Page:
Description: The Pirate Bay Blockaded (Part 3)

The copyright issue, exists because the content providers didn’t embrace new technology when it confronted their old business models, and the general consensus among the downloading public is there are crimes much worse than downloading in the greater scheme of things.

When Disney animators created Lady & The Tramp in 1955, it quite reasonably expected that by now it would be in the public domain, but film industry lobbying has had US law altered twice since to make sure it isn’t. With a track record like, that the content providers are going to have a hard time eliciting any sympathy from the buying public, who’ve been sold the same products numerous times in half a dozen different formats. If you haven’t got it yet, film and music industry, the buying public doesn’t see you as their friend, so why expect them to act like one?

The Pirate Bay has been accused of being a site that facilitates copyright infringement, as perceived by legislators in the US and Europe. That’s almost certain, but then on that yardstick surely every search engine that links to it is an accessory, and even those publications and news aggregators that followed this story are also helping facilitate copyright infringement? Where is the line, because maybe just by talking about this I’m contributing negatively? Should the first rule of ‘Downloading Club’ be, we don’t talk about it?

In the end I’m not entirely sure what we can take from this, other than it represents the lack of any real plan to address the issue, where those aggrieved now resort to symbolic gestures rather than doing anything constructive. It’s all about ‘messages’ and the one that they’re trying to send is that piracy is bad, and those that do it will be disciplined. However, what is actually happening is that they’re advertising to those people who didn’t know where to get their movies, TV, software and music where to find them, and they’ve also demonstrated that these facilities are unlikely to disappear overnight, because they have protection in numbers and resilience in depth. The term ‘counterproductive’ just doesn’t seem sufficient is describing what’s been happening so far.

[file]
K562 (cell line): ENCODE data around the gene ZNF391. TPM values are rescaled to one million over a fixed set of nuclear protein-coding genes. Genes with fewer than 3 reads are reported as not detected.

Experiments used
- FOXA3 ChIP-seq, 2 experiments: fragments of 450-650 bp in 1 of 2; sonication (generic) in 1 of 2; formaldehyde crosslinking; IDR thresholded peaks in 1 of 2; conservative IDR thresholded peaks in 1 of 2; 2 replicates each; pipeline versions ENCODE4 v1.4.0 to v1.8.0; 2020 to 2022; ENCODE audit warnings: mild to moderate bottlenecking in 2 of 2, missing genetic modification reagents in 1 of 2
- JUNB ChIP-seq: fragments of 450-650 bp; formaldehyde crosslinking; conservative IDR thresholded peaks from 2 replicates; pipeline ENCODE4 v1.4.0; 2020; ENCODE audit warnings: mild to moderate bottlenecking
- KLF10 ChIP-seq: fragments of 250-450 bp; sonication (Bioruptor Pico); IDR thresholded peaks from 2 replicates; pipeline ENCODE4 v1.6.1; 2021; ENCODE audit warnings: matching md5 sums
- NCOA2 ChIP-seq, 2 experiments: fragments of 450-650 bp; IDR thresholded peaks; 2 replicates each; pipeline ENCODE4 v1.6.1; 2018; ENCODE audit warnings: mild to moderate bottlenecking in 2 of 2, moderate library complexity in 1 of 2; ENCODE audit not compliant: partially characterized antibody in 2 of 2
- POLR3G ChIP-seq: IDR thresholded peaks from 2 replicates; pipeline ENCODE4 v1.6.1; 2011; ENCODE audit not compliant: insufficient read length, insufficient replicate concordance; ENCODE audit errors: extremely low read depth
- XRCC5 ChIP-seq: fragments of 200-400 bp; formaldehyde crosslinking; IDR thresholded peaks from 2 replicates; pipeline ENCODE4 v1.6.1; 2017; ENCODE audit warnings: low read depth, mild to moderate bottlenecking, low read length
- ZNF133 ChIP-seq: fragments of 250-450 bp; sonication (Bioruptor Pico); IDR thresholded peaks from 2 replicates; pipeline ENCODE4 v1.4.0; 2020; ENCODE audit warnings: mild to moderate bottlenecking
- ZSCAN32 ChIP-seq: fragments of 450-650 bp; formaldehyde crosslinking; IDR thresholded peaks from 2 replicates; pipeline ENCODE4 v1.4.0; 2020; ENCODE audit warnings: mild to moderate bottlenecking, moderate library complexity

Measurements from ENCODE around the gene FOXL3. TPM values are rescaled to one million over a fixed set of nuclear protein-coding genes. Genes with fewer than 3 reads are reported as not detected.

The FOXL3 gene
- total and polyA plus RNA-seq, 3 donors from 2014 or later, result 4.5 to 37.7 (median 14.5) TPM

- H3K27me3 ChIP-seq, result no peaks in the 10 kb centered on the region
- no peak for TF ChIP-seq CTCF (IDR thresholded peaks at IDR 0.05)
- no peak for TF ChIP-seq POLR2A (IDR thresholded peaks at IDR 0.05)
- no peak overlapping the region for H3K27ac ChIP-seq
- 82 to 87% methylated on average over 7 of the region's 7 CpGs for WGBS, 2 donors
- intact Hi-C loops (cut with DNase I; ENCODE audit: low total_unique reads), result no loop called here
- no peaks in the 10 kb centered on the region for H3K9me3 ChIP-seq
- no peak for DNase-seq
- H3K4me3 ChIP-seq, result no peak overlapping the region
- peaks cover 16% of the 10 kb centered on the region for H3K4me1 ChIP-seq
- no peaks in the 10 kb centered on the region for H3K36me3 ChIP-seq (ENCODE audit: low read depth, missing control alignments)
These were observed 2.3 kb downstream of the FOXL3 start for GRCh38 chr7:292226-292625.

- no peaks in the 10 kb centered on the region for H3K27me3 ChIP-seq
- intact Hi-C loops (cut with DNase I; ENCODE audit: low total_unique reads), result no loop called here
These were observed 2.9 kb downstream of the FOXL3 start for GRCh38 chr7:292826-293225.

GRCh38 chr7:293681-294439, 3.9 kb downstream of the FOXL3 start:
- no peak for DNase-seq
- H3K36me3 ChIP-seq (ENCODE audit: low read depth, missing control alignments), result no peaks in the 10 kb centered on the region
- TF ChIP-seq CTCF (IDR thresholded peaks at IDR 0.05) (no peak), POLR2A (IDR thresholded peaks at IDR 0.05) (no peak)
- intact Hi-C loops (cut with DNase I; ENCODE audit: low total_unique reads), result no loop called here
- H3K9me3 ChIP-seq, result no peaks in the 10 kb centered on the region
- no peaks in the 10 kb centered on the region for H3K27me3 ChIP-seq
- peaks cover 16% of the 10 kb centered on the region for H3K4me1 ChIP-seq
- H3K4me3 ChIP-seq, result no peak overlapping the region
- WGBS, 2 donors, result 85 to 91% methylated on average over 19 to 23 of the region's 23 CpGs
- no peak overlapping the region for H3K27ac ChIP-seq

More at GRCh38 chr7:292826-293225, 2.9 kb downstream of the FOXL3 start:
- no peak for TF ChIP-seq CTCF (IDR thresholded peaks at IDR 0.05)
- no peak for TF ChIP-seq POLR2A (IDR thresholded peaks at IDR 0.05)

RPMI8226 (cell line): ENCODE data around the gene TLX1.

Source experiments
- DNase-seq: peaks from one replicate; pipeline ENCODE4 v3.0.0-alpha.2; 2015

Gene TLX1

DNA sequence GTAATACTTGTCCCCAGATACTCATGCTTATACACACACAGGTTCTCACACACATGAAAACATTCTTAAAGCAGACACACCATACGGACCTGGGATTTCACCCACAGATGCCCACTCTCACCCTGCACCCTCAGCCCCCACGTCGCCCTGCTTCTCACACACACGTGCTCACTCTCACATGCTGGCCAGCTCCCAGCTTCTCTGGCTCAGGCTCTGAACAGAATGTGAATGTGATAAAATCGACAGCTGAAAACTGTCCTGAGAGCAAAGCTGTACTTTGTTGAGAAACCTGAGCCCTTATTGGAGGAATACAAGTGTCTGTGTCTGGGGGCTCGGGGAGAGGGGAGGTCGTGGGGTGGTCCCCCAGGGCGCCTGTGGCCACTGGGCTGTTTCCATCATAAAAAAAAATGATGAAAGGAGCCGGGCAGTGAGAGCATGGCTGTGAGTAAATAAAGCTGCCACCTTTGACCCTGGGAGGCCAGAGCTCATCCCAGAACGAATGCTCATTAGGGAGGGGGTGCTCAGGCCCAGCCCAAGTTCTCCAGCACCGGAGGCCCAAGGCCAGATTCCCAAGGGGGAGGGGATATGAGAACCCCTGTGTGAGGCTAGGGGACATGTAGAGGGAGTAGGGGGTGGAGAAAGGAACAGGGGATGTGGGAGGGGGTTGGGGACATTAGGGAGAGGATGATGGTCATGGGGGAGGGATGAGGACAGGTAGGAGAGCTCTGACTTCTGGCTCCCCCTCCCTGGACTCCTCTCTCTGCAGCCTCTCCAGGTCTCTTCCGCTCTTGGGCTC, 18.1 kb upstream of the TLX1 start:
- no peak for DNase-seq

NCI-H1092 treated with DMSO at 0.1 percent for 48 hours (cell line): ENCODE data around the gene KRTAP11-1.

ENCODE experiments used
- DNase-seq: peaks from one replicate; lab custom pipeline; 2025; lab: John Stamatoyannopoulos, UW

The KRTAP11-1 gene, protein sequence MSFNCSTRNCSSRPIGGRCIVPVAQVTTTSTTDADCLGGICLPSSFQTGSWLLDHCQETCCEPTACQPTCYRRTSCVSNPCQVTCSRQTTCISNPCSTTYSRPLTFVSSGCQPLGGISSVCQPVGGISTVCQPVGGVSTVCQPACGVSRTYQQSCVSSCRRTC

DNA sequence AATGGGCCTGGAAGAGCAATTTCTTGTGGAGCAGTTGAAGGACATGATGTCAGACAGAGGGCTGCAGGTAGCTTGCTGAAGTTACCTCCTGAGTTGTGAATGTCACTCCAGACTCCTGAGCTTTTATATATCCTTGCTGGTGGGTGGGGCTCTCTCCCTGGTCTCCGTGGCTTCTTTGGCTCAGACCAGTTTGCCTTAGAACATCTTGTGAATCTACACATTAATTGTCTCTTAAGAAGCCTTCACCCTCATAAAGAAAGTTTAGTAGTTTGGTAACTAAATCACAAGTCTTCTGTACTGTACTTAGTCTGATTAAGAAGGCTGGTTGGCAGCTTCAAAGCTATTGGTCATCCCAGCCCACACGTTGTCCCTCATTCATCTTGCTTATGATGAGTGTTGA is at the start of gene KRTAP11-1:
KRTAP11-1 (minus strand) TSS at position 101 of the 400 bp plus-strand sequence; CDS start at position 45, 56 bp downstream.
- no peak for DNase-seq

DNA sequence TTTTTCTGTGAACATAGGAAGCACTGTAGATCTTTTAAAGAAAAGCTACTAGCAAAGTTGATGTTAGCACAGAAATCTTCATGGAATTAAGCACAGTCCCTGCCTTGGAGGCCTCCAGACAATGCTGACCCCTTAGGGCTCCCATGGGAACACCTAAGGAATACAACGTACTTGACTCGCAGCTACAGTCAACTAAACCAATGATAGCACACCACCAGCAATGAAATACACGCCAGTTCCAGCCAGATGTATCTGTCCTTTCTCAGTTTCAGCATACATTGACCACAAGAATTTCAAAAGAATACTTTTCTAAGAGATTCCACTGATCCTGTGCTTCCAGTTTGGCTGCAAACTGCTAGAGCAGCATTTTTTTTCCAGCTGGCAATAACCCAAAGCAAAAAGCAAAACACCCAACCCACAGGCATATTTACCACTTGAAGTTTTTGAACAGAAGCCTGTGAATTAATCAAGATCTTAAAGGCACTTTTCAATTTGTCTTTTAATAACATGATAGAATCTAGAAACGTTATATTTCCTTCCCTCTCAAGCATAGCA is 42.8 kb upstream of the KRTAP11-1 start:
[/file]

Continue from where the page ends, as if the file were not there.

Nothing has changed. The content owners will still whine about their fantasy missing billions, The Pirate Bay or its shadowy offspring will still exist, and people will still download things.

It’s worth noting that in October 2011 a UK court injunction was sought and given against Usenet indexer Newzbin 2, and BT blocked access. It was later revealed that BT customers worked around the block very quickly, and the block was entirely ineffective.